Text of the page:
3D Printing: Copyright and Other Intellectual Property Implications for Libraries

As with many new technologies, 3D printing has the potential to profoundly change the way we live. A number of libraries are already offering 3D printing services allowing patrons to bring digital files to create physical objects at the library. At the same time as creating opportunities, however, 3D printing raises challenges for libraries - especially challenges involving copyright and other intellectual property rights. Come join this day-long symposium to explore the legal implications of 3D printing for libraries, and how we can adapt to the nuanced issues raised by these technologies.

Presented by the OLA Copyright Users’ Committee with special guest Harj Mann of the law firm Anissimoff Mann. 

Event Information

Friday December 4, 2015 
Hart House, University of Toronto: 
7 Hart House Circle
Toronto, Ontario, M5S 3H3
9:00am - 5:00pm 

Registration Fees

Member $100 
Non-Member $150
Student $35 (limited spaces)
Registration opens Monday October 5

PowerPoint Presentations

3D Printing, Libraries, and Economic Torts
Copyright and 3D Printing
Final Risk Considerations and Mitigation Strategies 
Industrial Designs
3D Printing - The Roles of Signage and Forms
Patents and 3D Printing
Trademarks and 3D Printing

8:30-9:00 Light Breakfast and Networking
9:00-9:15 Welcome Copyright Users’ Committee
9:15-9:45 3D printing Services at Toronto Public Library Dawn will provide an overview of the 3-D printing and makerspace services available at TPL’s Digital Innovation Hub. See a live demonstration of a 3-D printer to help us kick off the day. Dawn Connolly, Librarian, Toronto Public Library
9:45-10:45 Copyright and TPM Issues Related to 3D printingWhat kinds of risks do libraries assume in providing space and 3-D printing technology for patrons to create, invent, tinker or copy physical objects? Can libraries be held liable for indirect or secondary infringements? What are the rights that users have under the Copyright Act to reproduce copyrighted 3-D designs? This session will explore the provisions in the Copyright Act that are relevant to these issues and examine court cases interpreting the provisions. Mark Swartz, Copyright Specialist, Queen’s University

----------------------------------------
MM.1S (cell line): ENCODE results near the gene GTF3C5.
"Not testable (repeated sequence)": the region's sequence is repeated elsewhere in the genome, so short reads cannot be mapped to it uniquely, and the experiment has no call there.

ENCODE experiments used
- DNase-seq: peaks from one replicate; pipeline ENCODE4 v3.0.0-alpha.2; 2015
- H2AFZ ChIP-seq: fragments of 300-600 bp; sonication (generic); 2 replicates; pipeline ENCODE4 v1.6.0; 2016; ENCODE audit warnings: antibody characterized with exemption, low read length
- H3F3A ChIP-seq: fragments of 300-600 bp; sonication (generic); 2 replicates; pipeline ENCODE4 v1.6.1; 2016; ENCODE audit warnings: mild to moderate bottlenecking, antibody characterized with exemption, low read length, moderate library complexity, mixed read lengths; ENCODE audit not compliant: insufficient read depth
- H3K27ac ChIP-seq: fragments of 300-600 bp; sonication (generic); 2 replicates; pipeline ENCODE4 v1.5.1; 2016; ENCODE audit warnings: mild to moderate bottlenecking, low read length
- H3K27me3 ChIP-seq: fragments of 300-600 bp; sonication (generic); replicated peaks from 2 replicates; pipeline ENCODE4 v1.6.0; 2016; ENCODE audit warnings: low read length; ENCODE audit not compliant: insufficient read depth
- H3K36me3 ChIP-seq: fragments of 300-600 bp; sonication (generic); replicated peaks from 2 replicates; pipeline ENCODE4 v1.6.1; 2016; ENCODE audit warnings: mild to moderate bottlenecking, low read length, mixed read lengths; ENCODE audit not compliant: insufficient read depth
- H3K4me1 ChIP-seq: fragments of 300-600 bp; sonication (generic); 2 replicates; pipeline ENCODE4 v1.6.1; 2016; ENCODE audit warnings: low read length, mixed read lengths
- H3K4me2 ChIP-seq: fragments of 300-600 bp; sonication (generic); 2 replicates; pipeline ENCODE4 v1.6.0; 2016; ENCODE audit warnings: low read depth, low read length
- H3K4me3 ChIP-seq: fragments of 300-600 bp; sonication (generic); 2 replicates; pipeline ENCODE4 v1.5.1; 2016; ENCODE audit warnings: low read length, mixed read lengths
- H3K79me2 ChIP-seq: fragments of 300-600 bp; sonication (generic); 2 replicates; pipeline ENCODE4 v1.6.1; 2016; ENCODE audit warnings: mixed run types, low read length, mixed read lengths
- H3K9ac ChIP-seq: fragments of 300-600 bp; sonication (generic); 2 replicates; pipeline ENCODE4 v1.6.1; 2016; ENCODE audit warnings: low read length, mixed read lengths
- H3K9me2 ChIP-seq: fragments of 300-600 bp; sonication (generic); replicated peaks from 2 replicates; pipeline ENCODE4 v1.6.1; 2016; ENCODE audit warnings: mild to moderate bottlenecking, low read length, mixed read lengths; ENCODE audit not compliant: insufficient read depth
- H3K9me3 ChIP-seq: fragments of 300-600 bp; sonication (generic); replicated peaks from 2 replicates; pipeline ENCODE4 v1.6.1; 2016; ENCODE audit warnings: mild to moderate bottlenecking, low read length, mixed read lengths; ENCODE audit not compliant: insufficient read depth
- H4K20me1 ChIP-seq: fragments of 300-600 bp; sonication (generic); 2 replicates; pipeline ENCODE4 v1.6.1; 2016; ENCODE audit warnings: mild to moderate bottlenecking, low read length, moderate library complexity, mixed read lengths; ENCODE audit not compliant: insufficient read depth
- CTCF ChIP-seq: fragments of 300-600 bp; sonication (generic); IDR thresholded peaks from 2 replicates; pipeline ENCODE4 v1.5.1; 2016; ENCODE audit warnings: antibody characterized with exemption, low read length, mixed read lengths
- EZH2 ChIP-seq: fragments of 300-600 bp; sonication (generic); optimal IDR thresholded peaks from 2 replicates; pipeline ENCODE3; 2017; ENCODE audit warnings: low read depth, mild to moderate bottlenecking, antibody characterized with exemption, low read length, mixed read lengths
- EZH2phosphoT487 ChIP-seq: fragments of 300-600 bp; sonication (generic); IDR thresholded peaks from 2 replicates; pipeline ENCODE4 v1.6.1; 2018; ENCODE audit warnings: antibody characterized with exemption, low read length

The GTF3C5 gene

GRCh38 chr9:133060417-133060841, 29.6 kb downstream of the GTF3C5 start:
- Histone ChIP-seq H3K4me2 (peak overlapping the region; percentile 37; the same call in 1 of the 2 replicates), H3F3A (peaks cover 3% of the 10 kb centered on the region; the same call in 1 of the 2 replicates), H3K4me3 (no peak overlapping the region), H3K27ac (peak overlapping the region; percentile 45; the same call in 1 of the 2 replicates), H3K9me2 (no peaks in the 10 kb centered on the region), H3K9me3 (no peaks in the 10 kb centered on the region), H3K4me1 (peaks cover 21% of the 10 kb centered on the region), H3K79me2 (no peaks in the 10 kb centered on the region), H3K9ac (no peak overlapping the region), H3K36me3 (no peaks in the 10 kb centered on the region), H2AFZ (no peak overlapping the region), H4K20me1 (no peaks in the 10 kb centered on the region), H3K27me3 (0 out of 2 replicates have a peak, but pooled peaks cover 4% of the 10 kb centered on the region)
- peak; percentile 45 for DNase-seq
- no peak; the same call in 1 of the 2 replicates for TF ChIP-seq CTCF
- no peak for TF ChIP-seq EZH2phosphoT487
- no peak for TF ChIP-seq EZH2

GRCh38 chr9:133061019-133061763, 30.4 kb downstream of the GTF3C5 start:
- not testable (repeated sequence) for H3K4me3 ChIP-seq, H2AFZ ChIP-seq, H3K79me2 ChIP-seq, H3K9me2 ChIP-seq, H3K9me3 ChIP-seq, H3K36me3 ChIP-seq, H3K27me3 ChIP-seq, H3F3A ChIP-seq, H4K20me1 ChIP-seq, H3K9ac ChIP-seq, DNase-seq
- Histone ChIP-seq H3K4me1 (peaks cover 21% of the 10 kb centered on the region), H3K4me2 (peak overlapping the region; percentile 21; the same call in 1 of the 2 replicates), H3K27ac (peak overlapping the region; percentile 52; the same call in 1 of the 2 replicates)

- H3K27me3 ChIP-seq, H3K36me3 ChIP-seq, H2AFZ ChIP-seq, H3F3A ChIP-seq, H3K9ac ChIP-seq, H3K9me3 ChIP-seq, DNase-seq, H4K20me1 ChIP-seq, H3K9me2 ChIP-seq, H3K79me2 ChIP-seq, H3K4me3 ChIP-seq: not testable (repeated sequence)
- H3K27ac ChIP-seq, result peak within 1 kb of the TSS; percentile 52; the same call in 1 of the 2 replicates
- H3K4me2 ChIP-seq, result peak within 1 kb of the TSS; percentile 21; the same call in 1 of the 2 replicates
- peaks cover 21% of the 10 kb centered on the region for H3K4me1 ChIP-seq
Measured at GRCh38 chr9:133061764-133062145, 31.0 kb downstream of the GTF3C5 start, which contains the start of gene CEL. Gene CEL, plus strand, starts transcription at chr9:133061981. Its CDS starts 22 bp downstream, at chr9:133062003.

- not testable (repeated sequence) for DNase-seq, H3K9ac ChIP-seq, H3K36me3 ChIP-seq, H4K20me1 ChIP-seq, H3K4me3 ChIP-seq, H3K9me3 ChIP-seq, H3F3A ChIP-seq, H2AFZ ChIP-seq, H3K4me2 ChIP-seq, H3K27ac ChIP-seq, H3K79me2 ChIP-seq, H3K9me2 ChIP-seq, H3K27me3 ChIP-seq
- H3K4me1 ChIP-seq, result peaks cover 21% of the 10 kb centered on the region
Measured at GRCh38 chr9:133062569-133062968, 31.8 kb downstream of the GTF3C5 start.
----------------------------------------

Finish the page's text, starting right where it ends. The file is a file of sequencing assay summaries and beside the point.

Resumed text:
Michael Ciccone, Executive Director, Centre for Equitable Library Access
10:45-11:00 Coffee Break
11:00-11:30 Trademark Protection and 3D printing 3-D printing introduces intellectual property issues libraries traditionally have not faced. Trademark can be challenging because it differs from copyright in that there are no legislated users' rights. This session will review trademark in the context of 3D printing and provide examples to help participants understand the challenges. Sam Cheng, Copyright Coordinator, Sheridan College
11:30-12:00 3D Printing and the Roles of Signage and FormsMany libraries offering 3D printing services have developed signs and forms to try to limit liability in connection with these offerings.This session will examine the limitations of those forms and signs for such purposes, explore language that may aid in their effectiveness for appropriate purposes, and shed light on related issues. Margaret Ann Wilkinson, Professor, Director of the Faculty of Law IPIT Area Western University
12:00-1:00 Lunch (provided)
1:00-2:30 Patent law and 3D printing As a form of disruptive technology, 3-D printing democratizes innovations and manufacturing for the average consumers. Infringing patents is a concern raised by some aspects of 3D printing. Participants will learn about the potential challenges related to patent law posed for libraries offering 3D printing technology and services Harj Mann, Managing Partner, Anissimoff Mann Barristers & Solicitors 

Margaret Ann Wilkinson, Professor, Director of the Faculty of Law IPIT Area Western University
2:30-2:45 Apple Cider Break
2:45-3:45 3D Printing in the Industrial Design Space and the Potential for Public Domain Industrial design registrations protect the ornamental or distinctive visual elements on mass produced products (e.g. distinctive condiment or perfume bottles).Learn more about this law in Canada and why, rather than limiting the public domain in Canada, it can contribute to it, reducing the range of risks inherent in providing 3D printing services. Victoria Owen, Chief Librarian, University of Toronto Scarborough 

Margaret Ann Wilkinson, Professor, Director of the Faculty of Law IPIT Area Western University
3:45-4:00 Closing